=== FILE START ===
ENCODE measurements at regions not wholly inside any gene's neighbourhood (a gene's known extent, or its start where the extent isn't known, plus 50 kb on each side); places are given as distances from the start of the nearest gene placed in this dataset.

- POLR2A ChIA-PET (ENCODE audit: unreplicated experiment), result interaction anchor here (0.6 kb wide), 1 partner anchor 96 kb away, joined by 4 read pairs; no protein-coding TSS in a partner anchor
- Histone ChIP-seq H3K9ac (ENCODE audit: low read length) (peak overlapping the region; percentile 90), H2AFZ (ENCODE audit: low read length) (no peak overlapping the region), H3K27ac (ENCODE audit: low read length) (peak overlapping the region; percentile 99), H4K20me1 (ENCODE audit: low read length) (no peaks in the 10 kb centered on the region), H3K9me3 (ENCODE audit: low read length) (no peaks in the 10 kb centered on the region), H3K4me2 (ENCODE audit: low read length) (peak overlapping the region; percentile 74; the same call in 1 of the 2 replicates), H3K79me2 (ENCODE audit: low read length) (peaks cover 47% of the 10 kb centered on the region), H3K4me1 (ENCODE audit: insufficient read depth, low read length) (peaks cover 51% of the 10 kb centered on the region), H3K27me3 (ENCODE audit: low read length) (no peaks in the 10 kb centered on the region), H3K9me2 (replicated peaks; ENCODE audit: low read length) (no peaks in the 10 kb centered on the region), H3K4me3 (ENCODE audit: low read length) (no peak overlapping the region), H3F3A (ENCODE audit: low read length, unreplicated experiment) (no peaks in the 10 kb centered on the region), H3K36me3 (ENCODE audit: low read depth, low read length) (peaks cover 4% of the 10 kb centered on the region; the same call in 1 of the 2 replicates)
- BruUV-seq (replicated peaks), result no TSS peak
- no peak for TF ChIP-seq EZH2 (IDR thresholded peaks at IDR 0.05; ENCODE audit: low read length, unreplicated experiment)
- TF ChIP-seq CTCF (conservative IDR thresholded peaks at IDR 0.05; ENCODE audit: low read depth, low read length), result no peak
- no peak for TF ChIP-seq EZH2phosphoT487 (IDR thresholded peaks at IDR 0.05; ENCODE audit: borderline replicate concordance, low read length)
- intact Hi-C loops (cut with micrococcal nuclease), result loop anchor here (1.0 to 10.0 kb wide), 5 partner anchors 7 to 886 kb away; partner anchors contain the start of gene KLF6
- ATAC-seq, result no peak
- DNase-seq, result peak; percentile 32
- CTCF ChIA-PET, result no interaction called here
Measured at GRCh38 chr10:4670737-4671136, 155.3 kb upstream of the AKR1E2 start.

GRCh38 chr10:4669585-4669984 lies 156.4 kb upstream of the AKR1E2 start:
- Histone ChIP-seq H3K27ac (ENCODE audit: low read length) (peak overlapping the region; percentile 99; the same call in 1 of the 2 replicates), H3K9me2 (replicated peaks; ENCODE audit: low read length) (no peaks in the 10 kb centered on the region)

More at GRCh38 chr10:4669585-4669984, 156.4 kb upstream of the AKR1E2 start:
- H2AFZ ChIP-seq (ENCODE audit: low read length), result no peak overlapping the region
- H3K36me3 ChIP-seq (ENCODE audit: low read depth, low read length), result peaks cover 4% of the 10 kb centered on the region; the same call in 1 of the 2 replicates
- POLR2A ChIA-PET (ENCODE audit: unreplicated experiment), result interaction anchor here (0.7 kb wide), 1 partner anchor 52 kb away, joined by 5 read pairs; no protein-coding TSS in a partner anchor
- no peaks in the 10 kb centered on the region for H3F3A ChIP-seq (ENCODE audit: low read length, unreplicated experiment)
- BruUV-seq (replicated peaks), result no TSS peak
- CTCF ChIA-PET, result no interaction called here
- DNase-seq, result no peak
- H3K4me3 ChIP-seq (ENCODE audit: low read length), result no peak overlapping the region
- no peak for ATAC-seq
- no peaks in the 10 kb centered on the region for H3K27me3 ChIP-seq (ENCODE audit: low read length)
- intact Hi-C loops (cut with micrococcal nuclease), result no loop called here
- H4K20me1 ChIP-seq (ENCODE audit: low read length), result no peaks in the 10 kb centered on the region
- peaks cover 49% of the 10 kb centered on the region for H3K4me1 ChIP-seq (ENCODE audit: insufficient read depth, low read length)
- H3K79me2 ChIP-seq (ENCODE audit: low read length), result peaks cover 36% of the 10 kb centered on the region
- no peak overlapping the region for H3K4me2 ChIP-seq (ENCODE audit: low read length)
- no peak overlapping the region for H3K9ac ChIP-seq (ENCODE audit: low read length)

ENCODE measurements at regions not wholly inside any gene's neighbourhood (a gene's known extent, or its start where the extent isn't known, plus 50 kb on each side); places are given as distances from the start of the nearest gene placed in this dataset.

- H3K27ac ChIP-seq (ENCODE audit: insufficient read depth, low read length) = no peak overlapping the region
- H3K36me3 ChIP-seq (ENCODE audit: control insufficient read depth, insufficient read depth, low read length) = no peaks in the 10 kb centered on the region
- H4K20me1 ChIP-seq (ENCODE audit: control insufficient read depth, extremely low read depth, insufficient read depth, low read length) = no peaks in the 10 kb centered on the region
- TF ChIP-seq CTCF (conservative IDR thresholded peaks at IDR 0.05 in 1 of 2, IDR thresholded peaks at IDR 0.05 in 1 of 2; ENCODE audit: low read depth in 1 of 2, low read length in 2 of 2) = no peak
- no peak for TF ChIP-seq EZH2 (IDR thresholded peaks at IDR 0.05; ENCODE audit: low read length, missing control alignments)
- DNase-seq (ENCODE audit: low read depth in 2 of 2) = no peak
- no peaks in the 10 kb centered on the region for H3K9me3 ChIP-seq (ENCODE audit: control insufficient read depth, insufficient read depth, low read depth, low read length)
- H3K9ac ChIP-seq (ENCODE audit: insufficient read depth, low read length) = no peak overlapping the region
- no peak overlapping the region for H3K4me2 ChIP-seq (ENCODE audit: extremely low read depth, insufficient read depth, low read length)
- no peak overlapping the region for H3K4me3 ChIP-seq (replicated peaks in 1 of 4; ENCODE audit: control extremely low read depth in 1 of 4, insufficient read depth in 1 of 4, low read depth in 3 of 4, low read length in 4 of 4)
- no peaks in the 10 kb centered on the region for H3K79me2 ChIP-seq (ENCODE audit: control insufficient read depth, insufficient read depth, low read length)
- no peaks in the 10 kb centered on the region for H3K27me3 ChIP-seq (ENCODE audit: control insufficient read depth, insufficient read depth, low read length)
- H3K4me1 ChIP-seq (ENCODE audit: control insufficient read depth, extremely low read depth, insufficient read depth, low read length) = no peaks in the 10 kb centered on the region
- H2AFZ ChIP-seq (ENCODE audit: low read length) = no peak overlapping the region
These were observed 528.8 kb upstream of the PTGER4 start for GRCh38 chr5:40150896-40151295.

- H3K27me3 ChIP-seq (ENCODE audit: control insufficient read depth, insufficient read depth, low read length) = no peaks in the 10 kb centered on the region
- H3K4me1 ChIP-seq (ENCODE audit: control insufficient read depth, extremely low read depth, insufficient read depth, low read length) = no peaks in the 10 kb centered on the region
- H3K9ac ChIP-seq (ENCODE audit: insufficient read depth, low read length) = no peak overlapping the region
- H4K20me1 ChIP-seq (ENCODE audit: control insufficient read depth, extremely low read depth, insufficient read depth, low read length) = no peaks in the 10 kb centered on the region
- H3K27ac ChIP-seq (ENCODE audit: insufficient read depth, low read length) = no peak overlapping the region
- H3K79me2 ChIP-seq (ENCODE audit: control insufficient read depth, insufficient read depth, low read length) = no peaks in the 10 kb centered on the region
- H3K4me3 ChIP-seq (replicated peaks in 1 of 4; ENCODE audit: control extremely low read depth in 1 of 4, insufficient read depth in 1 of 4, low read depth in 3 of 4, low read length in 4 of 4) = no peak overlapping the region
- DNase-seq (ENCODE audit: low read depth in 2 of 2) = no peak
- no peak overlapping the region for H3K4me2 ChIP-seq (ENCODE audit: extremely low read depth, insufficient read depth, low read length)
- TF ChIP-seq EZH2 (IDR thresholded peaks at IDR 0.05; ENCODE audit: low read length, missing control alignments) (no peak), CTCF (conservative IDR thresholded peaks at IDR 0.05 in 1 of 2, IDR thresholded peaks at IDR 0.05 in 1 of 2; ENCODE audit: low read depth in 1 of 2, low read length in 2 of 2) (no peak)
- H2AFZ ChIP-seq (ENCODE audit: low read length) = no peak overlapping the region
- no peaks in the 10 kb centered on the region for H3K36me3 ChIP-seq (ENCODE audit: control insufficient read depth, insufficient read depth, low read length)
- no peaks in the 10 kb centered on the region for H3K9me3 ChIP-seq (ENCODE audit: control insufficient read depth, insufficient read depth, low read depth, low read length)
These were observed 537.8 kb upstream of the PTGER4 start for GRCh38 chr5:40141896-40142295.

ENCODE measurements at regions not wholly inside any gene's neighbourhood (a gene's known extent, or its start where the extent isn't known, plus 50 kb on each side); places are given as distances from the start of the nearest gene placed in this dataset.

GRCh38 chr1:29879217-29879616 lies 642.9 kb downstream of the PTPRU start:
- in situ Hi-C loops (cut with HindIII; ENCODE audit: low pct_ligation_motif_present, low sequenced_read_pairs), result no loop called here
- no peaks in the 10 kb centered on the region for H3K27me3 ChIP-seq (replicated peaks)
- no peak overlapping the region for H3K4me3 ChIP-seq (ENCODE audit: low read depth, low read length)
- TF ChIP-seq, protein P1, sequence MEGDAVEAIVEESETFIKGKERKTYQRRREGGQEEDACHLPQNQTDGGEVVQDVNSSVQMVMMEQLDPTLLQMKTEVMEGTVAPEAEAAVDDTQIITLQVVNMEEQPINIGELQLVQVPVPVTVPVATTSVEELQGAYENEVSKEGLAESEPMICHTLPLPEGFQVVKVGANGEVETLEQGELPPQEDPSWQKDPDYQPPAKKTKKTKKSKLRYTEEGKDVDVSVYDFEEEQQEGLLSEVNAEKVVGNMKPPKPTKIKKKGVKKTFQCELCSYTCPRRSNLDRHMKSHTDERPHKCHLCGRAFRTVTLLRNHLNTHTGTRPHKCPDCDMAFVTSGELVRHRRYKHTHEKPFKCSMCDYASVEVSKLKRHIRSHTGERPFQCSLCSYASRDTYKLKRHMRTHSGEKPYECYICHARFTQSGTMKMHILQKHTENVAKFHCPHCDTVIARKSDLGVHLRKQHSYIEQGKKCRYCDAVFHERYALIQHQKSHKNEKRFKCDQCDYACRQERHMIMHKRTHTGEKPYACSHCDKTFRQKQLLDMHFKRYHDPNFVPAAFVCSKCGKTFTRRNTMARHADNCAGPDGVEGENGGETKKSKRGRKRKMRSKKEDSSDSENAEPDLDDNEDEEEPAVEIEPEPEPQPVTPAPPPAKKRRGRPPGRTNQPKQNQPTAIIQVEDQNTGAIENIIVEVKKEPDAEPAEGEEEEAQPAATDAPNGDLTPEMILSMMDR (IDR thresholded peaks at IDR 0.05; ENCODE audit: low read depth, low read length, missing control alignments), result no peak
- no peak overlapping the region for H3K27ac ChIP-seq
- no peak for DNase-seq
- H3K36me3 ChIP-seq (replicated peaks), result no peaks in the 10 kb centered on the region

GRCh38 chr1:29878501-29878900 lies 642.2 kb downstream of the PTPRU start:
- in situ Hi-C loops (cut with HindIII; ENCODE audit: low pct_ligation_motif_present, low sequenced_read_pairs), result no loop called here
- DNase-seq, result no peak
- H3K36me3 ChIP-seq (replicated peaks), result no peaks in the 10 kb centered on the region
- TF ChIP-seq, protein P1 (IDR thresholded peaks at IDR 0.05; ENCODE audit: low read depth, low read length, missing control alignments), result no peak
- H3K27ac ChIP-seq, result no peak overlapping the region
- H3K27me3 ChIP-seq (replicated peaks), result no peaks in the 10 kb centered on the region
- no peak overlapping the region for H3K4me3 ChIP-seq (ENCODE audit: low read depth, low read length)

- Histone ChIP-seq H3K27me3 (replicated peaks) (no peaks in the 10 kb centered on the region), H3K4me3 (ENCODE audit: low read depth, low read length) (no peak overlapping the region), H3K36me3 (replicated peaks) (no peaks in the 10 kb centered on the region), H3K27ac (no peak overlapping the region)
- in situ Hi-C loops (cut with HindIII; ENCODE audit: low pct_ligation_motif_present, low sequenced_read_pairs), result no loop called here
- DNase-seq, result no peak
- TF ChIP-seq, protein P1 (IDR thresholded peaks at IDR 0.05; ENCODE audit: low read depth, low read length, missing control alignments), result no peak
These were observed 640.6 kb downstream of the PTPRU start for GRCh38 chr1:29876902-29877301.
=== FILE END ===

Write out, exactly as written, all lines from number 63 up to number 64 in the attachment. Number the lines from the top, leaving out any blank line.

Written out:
GRCh38 chr1:29879217-29879616 lies 642.9 kb downstream of the PTPRU start:
- in situ Hi-C loops (cut with HindIII; ENCODE audit: low pct_ligation_motif_present, low sequenced_read_pairs), result no loop called here